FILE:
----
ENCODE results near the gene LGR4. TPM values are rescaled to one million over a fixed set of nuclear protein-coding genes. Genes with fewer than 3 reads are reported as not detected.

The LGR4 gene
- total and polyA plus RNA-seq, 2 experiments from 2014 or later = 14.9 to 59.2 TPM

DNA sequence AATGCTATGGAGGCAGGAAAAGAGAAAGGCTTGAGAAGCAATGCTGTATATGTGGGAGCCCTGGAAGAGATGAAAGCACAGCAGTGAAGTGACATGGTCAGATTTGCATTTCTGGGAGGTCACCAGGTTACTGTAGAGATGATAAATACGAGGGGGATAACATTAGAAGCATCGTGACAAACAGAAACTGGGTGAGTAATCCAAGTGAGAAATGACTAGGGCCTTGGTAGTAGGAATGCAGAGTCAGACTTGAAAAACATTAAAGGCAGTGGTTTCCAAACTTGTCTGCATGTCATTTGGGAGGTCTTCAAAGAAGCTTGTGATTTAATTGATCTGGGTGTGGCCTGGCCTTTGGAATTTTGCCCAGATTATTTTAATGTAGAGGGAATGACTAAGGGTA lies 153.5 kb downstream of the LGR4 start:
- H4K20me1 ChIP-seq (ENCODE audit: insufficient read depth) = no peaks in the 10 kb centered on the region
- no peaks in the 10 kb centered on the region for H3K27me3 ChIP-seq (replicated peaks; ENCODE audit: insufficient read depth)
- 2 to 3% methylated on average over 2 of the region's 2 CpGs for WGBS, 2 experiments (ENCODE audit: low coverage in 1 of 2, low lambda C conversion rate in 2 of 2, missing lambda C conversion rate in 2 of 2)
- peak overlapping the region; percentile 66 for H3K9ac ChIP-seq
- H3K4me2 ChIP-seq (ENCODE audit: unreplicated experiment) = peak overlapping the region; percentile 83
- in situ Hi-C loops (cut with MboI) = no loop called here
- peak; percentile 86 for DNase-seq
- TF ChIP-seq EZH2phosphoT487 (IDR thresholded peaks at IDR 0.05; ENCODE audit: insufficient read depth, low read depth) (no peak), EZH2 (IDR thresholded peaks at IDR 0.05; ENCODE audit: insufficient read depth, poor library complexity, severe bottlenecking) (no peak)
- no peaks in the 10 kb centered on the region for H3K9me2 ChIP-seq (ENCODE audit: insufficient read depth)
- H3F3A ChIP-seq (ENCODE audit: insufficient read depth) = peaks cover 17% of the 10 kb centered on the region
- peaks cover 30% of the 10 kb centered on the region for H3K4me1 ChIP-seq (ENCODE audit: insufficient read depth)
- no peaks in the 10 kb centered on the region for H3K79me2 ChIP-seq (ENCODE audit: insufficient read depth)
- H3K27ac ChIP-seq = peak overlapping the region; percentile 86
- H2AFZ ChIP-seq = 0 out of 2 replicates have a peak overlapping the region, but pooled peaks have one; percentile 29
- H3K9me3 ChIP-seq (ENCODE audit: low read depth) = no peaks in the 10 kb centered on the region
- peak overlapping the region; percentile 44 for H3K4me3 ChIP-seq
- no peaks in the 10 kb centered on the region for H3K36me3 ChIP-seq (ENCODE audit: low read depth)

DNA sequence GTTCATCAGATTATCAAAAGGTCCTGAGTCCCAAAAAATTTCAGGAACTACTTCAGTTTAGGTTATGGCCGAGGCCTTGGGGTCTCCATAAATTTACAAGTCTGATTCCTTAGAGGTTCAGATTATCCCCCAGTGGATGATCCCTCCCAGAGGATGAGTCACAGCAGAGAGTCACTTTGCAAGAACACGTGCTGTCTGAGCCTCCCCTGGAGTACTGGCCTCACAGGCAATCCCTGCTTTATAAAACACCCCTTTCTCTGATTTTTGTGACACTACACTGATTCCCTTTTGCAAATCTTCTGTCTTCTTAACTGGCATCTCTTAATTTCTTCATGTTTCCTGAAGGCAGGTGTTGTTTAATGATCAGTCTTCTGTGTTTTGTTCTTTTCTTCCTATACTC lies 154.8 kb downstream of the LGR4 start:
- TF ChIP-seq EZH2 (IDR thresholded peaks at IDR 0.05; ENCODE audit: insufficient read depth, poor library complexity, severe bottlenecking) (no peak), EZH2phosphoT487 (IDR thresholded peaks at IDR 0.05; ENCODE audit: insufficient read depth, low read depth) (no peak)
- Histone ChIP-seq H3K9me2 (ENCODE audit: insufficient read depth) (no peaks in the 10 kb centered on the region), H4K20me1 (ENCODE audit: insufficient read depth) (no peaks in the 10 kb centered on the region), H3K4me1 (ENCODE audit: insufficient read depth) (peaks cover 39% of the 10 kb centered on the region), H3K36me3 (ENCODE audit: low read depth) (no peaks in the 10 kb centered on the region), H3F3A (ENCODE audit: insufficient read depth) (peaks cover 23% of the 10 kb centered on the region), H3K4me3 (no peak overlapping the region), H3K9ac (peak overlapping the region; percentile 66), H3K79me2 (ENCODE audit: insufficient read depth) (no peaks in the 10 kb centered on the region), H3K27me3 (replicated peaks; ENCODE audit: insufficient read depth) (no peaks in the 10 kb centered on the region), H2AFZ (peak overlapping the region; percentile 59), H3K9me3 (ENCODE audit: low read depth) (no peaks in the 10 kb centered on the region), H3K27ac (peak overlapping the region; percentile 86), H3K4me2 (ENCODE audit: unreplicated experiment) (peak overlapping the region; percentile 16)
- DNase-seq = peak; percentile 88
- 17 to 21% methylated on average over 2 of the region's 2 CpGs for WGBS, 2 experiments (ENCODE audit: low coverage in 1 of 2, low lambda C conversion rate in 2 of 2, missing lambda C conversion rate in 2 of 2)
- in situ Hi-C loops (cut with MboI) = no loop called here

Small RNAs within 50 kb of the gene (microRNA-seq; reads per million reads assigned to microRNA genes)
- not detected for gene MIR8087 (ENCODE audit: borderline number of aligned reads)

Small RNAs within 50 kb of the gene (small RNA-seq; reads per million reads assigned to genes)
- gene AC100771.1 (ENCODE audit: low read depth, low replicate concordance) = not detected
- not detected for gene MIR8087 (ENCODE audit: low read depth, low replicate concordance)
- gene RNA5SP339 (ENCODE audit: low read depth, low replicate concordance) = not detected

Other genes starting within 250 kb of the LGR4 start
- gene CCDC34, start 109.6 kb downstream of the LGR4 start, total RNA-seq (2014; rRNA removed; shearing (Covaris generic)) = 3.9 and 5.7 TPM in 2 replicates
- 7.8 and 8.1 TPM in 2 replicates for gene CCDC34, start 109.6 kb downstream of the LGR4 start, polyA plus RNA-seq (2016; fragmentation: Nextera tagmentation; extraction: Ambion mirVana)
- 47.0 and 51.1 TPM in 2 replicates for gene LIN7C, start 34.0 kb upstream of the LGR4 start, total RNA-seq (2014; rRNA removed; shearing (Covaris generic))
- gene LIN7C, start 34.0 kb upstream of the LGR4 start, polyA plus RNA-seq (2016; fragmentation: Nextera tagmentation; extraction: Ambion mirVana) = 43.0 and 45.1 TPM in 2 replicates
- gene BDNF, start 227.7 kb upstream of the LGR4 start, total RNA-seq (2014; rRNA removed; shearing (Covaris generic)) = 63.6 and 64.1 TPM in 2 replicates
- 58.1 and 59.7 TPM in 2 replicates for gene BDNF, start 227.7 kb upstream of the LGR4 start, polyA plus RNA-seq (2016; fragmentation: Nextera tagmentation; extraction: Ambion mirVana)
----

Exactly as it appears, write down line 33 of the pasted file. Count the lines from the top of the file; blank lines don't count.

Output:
- gene RNA5SP339 (ENCODE audit: low read depth, low replicate concordance) = not detected